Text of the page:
Category Archives

green building

Eco-Friendly Oven Cleaning

In my quest to bring more eco-frinedly finishes and products into my client’s homes, I keep finding that “the simple-old-fashion” way is sometimes the best ecological choice. That’s what happened when I went in search of a more ecological method for cleaning my oven. It’s not a task I ever look forward to and mostly because of the obnoxious smell of the cleansers. And when some ordinary task, like cleaning the oven can be both non-toxic and easier – I’m game for giving it a try.

So here is a very simple and natural method for cleaning those splatters in our oven. It really is as easy as I had heard.

Simple household minerals such as baking soda can clean like magic. The key is using enough of the minerals. Sprinkle baking soda all over the bottom of the oven until it is covered completely with about 1/4 of an inch of baking soda. Then, using a clean spray bottle, spray the baking soda with water until the baking soda is thoroughly damp but not flooded. After that, go off and do other things. When you think of it, dampen the baking soda again if it is drying out. Before you go to bed, do that again. When you wake up in the morning, the baking soda can effortlessly be scooped out of the oven with a sponge, bringing all the grime with it. That’s it!

Now if your next delicious dish creates havoc in your oven, you’ll be ready!

How To Know What’s Green + What’s Not

Here are some great ideas from an article by John-David Hutchisonon to help you determine if a building product is really green or not……

When assessing the “greeness” of an environmentally friendly  building product I generally look at the following criteria:

1) Where does it come from – Is it a readily renewable resource? Is it locally manufactured? How are the raw materials and final products transported?

2) How is it made – What are the ingredients in the manufacturing process? Is there fair trade involved? Does it have a large amount of recycled content? How much energy does it take to produce?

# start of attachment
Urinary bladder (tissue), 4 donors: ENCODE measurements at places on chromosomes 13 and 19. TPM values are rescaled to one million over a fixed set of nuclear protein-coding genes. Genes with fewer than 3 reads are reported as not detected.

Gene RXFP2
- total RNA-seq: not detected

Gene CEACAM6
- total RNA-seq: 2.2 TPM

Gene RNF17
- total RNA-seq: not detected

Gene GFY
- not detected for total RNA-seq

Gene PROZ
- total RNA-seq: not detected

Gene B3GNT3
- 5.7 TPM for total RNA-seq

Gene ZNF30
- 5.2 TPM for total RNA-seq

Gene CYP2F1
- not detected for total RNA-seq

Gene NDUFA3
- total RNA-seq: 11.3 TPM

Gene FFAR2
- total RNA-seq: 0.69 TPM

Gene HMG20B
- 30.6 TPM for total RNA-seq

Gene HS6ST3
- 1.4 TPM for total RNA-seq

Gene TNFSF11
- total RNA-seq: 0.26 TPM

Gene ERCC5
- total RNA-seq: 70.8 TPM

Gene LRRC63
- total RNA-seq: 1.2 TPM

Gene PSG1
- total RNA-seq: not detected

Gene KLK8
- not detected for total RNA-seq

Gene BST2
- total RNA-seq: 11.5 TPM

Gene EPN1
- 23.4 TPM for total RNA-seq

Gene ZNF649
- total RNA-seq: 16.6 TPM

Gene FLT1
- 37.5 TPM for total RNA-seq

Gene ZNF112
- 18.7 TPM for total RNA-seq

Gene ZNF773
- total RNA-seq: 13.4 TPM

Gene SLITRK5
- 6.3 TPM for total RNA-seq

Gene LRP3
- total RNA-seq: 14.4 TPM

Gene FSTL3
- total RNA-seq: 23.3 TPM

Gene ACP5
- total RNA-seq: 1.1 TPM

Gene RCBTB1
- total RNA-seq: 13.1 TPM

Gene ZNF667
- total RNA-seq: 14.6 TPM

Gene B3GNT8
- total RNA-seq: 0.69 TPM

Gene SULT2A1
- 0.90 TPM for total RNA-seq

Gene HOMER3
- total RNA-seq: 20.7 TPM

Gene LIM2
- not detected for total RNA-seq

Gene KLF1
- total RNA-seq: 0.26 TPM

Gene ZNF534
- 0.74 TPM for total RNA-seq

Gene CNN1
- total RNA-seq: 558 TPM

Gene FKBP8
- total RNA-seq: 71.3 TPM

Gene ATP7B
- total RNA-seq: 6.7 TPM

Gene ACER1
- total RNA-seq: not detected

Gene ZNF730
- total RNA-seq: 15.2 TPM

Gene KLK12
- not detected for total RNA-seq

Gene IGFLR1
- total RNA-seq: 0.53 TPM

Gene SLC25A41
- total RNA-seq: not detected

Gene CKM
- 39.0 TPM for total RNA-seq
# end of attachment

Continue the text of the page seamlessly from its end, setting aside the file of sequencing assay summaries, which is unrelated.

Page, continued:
3) How does it effect the environment after it is used – Does the material off gas? What is its care and life span? Is it recyclable at the end of it initial use? Very few materials can meet all of these criteria and this is not an exhaustive list, but these are essential issues to be weighed initially and balance out for the best options for each product – one product may work for a certain project but not be feasible for another.

Consumer demand for greener products is on the rise as the general public becomes more informed. This is a beginning. We have a long way to go and along the road there will be challenges. Green washing, resistance to change, and comparatively high initial cost are just a few of these hurdles. Among the bigger challenges will be the inherent human trait of not wanting to change; we have been building the same way with the same materials for quite some time.

Conversely, as consumers, we have become accustomed to the Wal-Mart World. We want it cheap and we want it now. The perception of “saving” may cost us more due to the lack of quality and shorter life span of these goods. An important aspect of green building is longevity and quality of product. At first this may seem expensive but over the long run green may be “cheaper.”

To learn more about eco-friendly interior design click here.